' Coyote Moon Vineyards - Local State Representatives, Wineries Optimistic About Roadside Wine Bill
Local State Representatives, Wineries Optimistic About Roadside Wine Bill
 by Timothy W. Scee II
Special to Newzjunky.com

WATERTOWN, N.Y. — Northern New York wineries could be getting a boost in sales following the passage of new legislation that allows for the sale of wine at roadside farm markets and along wine trails.

Originally sponsored by State Sen. William J. Larkin Jr., R-New Windsor, the bill is part of a legislative package that includes the extension of wine trails throughout the state. It specifically allows for each authorized roadside farm market to sell products from up to two wineries within a 20-mile radius.

Under the legislation, which will go into effect in March 2014, roadside farm retailers will only be able to sell wine if they apply for a $100 license regulated through the state’s Liquor Authority.

Still, Assemblywoman Addie J. Russell, D-Theresa, said she expects the new legislation will be less burdensome on wine vendors than in past years. Qualifying roadside vendors would not have to obtain a second liquor license.

“The previous system was quite burdensome for wineries because they had (state Department of Agriculture and Markets) rules that required them to have a couple of other types of agriculture business licenses in order for them to be able to sell wine,” Mrs. Russell said. “What this does is it gets rid of those burdensome and somewhat illogical requirements.”

Local state representatives, all of whom supported the initiative, seem pleased with Gov. Andrew M. Cuomo’s approval of the legislation on Sept. 27.

Sen. Patricia A. Ritchie, R-Heuvelton, who last month announced plans to introduce a bill in January that would create a St. Lawrence County wine trail, said her office is in the process of surveying restaurants throughout the 48th Senate District about their offering of local wines.

Mrs. Ritchie hopes to use the results to determine what obstacles, if any, could be removed to allow for North Country restaurants to be able to offer more locally produced wines.

“The farmers markets seem to be getting bigger every year and the people want more local produce,” she said. “It is my hope that (this legislation) would have a big impact, especially on the local wineries.”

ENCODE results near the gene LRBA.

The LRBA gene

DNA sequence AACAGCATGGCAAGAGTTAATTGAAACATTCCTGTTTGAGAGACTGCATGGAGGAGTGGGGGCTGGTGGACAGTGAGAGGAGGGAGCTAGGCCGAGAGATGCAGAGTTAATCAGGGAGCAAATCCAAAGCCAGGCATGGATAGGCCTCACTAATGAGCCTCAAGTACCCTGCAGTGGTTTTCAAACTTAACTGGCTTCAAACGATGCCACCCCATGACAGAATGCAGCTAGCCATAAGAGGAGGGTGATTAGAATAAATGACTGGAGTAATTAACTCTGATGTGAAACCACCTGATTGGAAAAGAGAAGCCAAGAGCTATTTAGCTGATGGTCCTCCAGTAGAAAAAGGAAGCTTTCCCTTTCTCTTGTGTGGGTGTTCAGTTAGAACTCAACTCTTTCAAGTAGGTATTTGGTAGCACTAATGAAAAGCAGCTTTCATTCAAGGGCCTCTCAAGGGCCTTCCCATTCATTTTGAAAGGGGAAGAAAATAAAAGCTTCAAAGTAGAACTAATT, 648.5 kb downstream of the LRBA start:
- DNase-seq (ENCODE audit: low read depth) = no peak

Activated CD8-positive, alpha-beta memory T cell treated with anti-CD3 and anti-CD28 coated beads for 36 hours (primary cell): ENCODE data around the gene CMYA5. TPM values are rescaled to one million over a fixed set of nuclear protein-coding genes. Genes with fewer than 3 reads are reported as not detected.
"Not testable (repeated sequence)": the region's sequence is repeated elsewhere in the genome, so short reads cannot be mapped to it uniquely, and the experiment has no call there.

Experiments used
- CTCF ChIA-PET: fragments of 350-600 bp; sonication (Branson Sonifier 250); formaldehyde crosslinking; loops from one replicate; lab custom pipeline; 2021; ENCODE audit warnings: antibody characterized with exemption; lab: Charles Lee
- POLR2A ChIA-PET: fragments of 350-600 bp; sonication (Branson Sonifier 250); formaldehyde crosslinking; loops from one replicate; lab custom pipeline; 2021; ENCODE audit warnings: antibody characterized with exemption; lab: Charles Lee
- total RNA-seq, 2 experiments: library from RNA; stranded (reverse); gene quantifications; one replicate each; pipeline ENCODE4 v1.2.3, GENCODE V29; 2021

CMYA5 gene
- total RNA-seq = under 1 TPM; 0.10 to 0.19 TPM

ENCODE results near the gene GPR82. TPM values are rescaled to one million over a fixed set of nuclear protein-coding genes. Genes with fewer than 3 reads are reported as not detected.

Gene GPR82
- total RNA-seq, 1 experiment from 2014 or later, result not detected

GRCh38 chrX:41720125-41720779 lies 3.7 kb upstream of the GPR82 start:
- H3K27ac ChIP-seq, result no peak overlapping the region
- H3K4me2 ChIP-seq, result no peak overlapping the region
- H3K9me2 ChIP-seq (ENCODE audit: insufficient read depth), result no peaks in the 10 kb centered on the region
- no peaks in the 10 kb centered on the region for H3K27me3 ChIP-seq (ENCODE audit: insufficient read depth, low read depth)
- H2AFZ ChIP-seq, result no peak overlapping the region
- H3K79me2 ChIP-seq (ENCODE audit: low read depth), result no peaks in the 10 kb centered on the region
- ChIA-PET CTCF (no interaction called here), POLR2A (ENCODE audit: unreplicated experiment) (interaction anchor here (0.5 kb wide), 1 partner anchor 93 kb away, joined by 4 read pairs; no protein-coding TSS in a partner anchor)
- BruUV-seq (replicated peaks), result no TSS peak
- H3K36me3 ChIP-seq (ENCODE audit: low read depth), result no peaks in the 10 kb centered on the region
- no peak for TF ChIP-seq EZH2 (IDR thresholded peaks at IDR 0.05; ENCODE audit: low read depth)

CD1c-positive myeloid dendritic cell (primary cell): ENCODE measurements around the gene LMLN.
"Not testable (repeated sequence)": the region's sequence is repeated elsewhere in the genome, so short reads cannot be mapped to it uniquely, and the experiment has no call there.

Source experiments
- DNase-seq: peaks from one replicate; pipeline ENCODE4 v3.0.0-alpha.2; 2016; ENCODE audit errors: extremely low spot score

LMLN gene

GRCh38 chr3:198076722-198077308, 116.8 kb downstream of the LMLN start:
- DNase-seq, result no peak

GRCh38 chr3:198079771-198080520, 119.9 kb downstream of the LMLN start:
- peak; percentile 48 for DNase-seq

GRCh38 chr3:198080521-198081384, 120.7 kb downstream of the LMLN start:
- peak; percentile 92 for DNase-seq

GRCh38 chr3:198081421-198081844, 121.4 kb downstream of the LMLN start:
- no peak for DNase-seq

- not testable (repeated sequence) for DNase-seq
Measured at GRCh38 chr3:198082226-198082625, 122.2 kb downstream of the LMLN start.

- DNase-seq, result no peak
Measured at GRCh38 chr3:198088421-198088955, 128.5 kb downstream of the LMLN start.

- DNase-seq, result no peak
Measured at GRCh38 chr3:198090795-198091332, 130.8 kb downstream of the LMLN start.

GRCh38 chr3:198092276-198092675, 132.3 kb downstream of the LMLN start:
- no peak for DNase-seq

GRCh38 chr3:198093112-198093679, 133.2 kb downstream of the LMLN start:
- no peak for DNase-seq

Phillip J. Randazzo, owner of Coyote Moon Vineyards in Clayton, said the bill will provide new opportunities to his family’s 5-year-old winery which often showcases its products at traditional farmer’s markets.

“The roadside stand is just another little notch on the governor’s list to give us as much sales opportunity as possible,” Mr. Randazzo said. “I think we’ll look at doing something like that in the spring.”

The entrepreneur said although becoming an authorized roadside farm vendor would benefit both the consumer and wine producer, he believes there is still room for improvement. "Because we can do it, it’s good, but it would even be better if we could taste wine,” he said. “People know what a fresh ear of corn tastes like, but they don’t know what’s in a bottle.”

Brian S. Peck, chief of staff for Assemblyman Kenneth D. Blankenbush, R-Black River, said the assemblyman voted in favor of the bill to help provide roadside farm market vendors a “value-added product” and more opportunities to buy it through the growth of designated wine trails.

“A lot of farms had to diversify and find other revenues and this is a way so they can, not only grow (grapes), but manufacture the wine and be able to sell it locally,” Mr. Peck said. “We only have one winery in his district, but there is obviously room for growth and we have seen other breweries with that as well.”

Mr. Randazzo said growth at Coyote Moon Vineyards was especially evident this season. His business, along with some neighboring farms, produced what he describes as “a record” 140 tons of grapes.

“If you consider wine like we all do, and the way I was brought up, wine is food,” Mr. Randazzo said. “It’s healthy, it’s a natural product, it’s good for you and it just belongs on a farm stand.”

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Post By:   Tony Randazzo